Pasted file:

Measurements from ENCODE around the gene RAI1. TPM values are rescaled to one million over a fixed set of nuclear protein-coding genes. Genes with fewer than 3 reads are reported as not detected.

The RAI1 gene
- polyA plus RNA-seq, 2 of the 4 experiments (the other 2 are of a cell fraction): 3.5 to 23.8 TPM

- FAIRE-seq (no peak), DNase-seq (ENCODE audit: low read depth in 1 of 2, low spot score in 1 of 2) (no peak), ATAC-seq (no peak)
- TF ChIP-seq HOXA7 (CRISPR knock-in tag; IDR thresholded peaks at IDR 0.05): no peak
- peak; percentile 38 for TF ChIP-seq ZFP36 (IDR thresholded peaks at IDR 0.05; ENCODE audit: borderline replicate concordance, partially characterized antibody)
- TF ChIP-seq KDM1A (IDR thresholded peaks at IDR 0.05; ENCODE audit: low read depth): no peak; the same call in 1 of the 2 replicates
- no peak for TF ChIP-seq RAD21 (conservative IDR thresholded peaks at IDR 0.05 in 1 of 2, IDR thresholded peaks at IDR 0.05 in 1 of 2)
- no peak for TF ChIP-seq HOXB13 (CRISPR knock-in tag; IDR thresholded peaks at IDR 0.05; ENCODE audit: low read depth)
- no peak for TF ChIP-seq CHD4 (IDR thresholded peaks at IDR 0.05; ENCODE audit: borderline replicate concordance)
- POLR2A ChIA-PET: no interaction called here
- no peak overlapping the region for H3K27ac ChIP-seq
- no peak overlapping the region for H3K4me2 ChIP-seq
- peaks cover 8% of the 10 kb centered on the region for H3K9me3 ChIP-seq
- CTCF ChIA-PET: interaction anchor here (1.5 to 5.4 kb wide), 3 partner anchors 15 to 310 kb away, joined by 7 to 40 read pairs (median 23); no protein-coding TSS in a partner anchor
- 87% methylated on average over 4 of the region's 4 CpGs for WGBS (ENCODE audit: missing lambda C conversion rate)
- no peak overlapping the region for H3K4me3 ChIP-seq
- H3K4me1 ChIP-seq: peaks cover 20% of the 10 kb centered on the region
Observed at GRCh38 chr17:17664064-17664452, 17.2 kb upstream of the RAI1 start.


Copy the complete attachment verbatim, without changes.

Measurements from ENCODE around the gene RAI1. TPM values are rescaled to one million over a fixed set of nuclear protein-coding genes. Genes with fewer than 3 reads are reported as not detected.

The RAI1 gene
- polyA plus RNA-seq, 2 of the 4 experiments (the other 2 are of a cell fraction): 3.5 to 23.8 TPM

- FAIRE-seq (no peak), DNase-seq (ENCODE audit: low read depth in 1 of 2, low spot score in 1 of 2) (no peak), ATAC-seq (no peak)
- TF ChIP-seq HOXA7 (CRISPR knock-in tag; IDR thresholded peaks at IDR 0.05): no peak
- peak; percentile 38 for TF ChIP-seq ZFP36 (IDR thresholded peaks at IDR 0.05; ENCODE audit: borderline replicate concordance, partially characterized antibody)
- TF ChIP-seq KDM1A (IDR thresholded peaks at IDR 0.05; ENCODE audit: low read depth): no peak; the same call in 1 of the 2 replicates
- no peak for TF ChIP-seq RAD21 (conservative IDR thresholded peaks at IDR 0.05 in 1 of 2, IDR thresholded peaks at IDR 0.05 in 1 of 2)
- no peak for TF ChIP-seq HOXB13 (CRISPR knock-in tag; IDR thresholded peaks at IDR 0.05; ENCODE audit: low read depth)
- no peak for TF ChIP-seq CHD4 (IDR thresholded peaks at IDR 0.05; ENCODE audit: borderline replicate concordance)
- POLR2A ChIA-PET: no interaction called here
- no peak overlapping the region for H3K27ac ChIP-seq
- no peak overlapping the region for H3K4me2 ChIP-seq
- peaks cover 8% of the 10 kb centered on the region for H3K9me3 ChIP-seq
- CTCF ChIA-PET: interaction anchor here (1.5 to 5.4 kb wide), 3 partner anchors 15 to 310 kb away, joined by 7 to 40 read pairs (median 23); no protein-coding TSS in a partner anchor
- 87% methylated on average over 4 of the region's 4 CpGs for WGBS (ENCODE audit: missing lambda C conversion rate)
- no peak overlapping the region for H3K4me3 ChIP-seq
- H3K4me1 ChIP-seq: peaks cover 20% of the 10 kb centered on the region
Observed at GRCh38 chr17:17664064-17664452, 17.2 kb upstream of the RAI1 start.